Alice Verney is a young woman intent on achieving her dreams. Having left Restoration England in the midst of a messy scandal, she has been living in Louis XIV's Baroque, mannered France for two years. Now she is returning home to England and anxious to re-establish herself quickly. First, she will regain her former position as a maid of honor to Charles II's queen. Then she will marry the most celebrated duke of the Restoration, putting herself in a position to attain power she's only dreamed of.
The House of the Seven Gables was Hawthorne's follow-up to The Scarlet Letter. The book tells the story of an evil house, cursed by a man who was hanged centuries before for witchcraft. The house is haunted by the ghosts of its past, and wrapped in the fear of the living.
With the death of Penelope Fitzgerald in 2000, the literary world lost one of its finest, most original, and most beloved authors. Completed just before her death, The Means of Escape was Fitzgerald's first new book since the best-selling The Blue Flower. Never before have her short stories been collected in book form, and none of them has ever appeared in the United States.
"Not The Bookshop"
A patriot and a mystic, an unruly activist plagued by self-doubt, a pampered intellectual with a credo of manual labor, and an ascetic who craved sensuous beauty, Simone Weil died at the age of 34 after a long struggle with anorexia. But her tremendous intellectual legacy foresaw many of the 20th century's great changes and continues to influence philosophy today.
"Like none other"
One of Ireland's best current novelists provides a thumbnail sketch of Ireland's greatest writer. A passionate and sensuous portrait, James Joyce is a return to the land of politics, history, saints, and scholars that shaped the creator of the 20th century's groundbreaking novel, Ulysses.
"Enthusiastic and insightful"
With the same sensitivity and artfulness that are the trademarks of her award-winning novels, Shields here explores the life of a writer whose own novels have delighted readers for the past two hundred years. In Jane Austen, Shields follows this superb novelist from her early family life in Steventon to her later years in Bath, her broken engagement, and her intense relationship with her sister Cassandra. She reveals both the very private woman and the accomplished author.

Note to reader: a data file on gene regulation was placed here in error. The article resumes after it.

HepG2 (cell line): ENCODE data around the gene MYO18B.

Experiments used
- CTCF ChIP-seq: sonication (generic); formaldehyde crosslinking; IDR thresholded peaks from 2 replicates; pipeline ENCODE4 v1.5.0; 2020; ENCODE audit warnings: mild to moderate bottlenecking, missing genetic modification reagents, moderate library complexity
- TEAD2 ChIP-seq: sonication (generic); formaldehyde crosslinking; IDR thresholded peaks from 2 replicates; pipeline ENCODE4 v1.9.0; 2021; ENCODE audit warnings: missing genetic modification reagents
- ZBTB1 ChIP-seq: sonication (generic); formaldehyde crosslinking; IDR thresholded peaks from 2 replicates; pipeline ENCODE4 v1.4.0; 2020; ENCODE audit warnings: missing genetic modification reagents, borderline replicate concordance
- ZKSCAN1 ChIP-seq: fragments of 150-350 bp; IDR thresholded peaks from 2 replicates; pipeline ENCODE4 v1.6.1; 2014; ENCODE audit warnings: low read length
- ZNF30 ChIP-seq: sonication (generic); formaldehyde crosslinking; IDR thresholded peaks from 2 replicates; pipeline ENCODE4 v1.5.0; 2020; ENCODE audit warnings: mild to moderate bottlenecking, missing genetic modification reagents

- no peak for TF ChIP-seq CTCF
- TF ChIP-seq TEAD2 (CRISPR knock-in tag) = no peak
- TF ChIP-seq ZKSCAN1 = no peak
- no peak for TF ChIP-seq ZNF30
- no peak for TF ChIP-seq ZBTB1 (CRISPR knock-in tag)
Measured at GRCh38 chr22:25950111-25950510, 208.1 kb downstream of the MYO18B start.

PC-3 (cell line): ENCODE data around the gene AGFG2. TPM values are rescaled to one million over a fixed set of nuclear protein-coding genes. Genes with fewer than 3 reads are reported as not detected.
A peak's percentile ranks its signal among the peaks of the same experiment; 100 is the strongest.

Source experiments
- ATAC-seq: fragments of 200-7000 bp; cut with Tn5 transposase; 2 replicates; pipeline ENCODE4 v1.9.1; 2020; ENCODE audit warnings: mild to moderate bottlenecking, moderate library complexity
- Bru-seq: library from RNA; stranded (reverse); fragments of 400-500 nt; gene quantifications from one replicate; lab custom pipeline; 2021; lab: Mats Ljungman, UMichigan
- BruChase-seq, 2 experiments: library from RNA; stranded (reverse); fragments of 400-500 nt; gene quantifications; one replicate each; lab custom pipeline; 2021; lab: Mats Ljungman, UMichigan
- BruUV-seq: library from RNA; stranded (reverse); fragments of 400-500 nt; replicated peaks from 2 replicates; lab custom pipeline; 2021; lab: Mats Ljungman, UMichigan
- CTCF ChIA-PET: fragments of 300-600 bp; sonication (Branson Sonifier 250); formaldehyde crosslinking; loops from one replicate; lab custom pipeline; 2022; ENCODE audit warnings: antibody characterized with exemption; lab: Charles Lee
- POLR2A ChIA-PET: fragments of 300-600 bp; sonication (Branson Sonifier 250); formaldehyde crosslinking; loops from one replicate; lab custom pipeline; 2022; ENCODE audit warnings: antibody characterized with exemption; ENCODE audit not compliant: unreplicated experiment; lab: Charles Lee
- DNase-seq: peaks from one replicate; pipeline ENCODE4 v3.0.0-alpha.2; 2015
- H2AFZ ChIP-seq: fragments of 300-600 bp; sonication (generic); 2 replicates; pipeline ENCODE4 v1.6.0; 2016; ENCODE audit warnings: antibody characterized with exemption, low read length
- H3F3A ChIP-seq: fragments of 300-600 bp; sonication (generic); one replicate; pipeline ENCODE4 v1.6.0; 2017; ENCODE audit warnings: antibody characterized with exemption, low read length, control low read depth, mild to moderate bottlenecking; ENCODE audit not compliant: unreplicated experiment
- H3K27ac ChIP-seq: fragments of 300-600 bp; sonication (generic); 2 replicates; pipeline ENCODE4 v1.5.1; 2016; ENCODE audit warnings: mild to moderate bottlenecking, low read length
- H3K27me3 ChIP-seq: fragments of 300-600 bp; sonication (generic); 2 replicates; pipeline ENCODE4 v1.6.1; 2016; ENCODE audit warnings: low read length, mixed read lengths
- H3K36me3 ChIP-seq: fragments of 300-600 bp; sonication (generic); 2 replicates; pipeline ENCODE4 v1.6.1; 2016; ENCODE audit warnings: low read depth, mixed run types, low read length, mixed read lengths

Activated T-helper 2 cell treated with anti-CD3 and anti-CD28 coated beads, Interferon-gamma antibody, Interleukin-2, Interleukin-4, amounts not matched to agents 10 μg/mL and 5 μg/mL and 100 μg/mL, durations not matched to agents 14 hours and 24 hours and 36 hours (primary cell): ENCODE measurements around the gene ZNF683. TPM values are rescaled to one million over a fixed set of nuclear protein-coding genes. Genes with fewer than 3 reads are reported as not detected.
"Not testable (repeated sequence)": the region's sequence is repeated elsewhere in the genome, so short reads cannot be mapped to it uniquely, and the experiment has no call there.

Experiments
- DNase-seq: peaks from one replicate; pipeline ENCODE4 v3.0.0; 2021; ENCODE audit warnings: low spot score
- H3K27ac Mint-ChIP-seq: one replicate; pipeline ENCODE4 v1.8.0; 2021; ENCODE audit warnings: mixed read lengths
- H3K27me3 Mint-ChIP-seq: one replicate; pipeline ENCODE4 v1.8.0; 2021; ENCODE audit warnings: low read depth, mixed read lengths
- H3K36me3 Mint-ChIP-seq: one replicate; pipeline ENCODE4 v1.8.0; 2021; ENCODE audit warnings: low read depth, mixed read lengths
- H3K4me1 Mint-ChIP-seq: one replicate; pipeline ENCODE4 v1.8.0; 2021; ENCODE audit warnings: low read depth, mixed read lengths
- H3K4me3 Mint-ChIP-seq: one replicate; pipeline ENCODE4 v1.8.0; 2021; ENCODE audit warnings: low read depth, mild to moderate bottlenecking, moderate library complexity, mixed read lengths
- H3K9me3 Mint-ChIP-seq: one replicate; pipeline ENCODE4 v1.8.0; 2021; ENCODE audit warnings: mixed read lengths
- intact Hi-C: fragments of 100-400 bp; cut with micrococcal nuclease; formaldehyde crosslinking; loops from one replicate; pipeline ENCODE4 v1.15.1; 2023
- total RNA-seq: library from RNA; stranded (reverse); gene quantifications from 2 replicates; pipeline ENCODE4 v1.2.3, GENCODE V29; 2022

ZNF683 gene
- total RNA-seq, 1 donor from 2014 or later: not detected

You are probably familiar with the popularized versions of Rip Van Winkle and The Legend of Sleepy Hollow, but have you ever heard the original, unabridged stories by Washington Irving? The skillfully written and colorful original tales have much more meaning and depth. In Rip Van Winkle Irving makes a profound social comment about the changes then happening in America.
"good storys bad reader"
A stark and allegorical tale of adultery, guilt, and social repression in Puritan New England, The Scarlet Letter is a foundational work of American literature. Nathaniel Hawthorne's exploration of the dichotomy between the public and private self, internal passion and external convention, gives us the unforgettable Hester Prynne, who discovers strength in the face of ostracism and emerges as a heroine ahead of her time. As Kathryn Harrison points out in her Introduction, Hester is "the herald of the modern American heroine...."
Charles Dickens is known not only for his novels, but also for his short stories, particularly "A Christmas Carol." In the latter genre, interestingly, these stories had a powerful commercial impulse, for they were serialized in magazines at the Christmas season.
"Recording not the best"